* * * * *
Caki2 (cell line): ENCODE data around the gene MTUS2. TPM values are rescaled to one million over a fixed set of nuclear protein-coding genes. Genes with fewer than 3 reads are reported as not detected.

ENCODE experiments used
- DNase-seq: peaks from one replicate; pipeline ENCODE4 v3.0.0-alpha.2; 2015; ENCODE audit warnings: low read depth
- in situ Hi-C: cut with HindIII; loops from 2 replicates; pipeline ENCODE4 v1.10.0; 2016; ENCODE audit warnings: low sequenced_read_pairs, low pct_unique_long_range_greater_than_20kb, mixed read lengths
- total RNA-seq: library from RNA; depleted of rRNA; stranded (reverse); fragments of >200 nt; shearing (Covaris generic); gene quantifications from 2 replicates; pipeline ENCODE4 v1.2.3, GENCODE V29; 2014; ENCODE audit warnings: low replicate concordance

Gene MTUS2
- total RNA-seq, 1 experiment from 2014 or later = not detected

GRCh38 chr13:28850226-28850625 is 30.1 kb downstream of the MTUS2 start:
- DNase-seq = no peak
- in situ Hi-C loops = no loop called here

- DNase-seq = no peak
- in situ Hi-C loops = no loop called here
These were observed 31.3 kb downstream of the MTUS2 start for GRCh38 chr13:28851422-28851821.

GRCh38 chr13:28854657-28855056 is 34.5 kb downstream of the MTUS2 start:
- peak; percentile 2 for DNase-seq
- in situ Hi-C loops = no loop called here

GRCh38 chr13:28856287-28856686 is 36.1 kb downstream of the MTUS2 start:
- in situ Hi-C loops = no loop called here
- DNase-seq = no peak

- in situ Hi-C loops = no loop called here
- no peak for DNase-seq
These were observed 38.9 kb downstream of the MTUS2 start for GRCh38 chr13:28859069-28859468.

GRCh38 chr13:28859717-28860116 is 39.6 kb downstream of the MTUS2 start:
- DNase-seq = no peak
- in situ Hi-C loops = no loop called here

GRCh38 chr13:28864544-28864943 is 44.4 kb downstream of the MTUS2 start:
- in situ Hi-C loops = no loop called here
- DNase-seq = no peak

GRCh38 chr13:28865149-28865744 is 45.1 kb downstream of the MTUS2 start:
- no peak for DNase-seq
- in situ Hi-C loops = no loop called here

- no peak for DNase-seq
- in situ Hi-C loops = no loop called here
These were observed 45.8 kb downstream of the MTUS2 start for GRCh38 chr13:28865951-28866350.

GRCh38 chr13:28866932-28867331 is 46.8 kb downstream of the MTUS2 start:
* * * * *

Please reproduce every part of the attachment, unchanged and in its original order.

Caki2 (cell line): ENCODE data around the gene MTUS2. TPM values are rescaled to one million over a fixed set of nuclear protein-coding genes. Genes with fewer than 3 reads are reported as not detected.

ENCODE experiments used
- DNase-seq: peaks from one replicate; pipeline ENCODE4 v3.0.0-alpha.2; 2015; ENCODE audit warnings: low read depth
- in situ Hi-C: cut with HindIII; loops from 2 replicates; pipeline ENCODE4 v1.10.0; 2016; ENCODE audit warnings: low sequenced_read_pairs, low pct_unique_long_range_greater_than_20kb, mixed read lengths
- total RNA-seq: library from RNA; depleted of rRNA; stranded (reverse); fragments of >200 nt; shearing (Covaris generic); gene quantifications from 2 replicates; pipeline ENCODE4 v1.2.3, GENCODE V29; 2014; ENCODE audit warnings: low replicate concordance

Gene MTUS2
- total RNA-seq, 1 experiment from 2014 or later = not detected

GRCh38 chr13:28850226-28850625 is 30.1 kb downstream of the MTUS2 start:
- DNase-seq = no peak
- in situ Hi-C loops = no loop called here

- DNase-seq = no peak
- in situ Hi-C loops = no loop called here
These were observed 31.3 kb downstream of the MTUS2 start for GRCh38 chr13:28851422-28851821.

GRCh38 chr13:28854657-28855056 is 34.5 kb downstream of the MTUS2 start:
- peak; percentile 2 for DNase-seq
- in situ Hi-C loops = no loop called here

GRCh38 chr13:28856287-28856686 is 36.1 kb downstream of the MTUS2 start:
- in situ Hi-C loops = no loop called here
- DNase-seq = no peak

- in situ Hi-C loops = no loop called here
- no peak for DNase-seq
These were observed 38.9 kb downstream of the MTUS2 start for GRCh38 chr13:28859069-28859468.

GRCh38 chr13:28859717-28860116 is 39.6 kb downstream of the MTUS2 start:
- DNase-seq = no peak
- in situ Hi-C loops = no loop called here

GRCh38 chr13:28864544-28864943 is 44.4 kb downstream of the MTUS2 start:
- in situ Hi-C loops = no loop called here
- DNase-seq = no peak

GRCh38 chr13:28865149-28865744 is 45.1 kb downstream of the MTUS2 start:
- no peak for DNase-seq
- in situ Hi-C loops = no loop called here

- no peak for DNase-seq
- in situ Hi-C loops = no loop called here
These were observed 45.8 kb downstream of the MTUS2 start for GRCh38 chr13:28865951-28866350.

GRCh38 chr13:28866932-28867331 is 46.8 kb downstream of the MTUS2 start: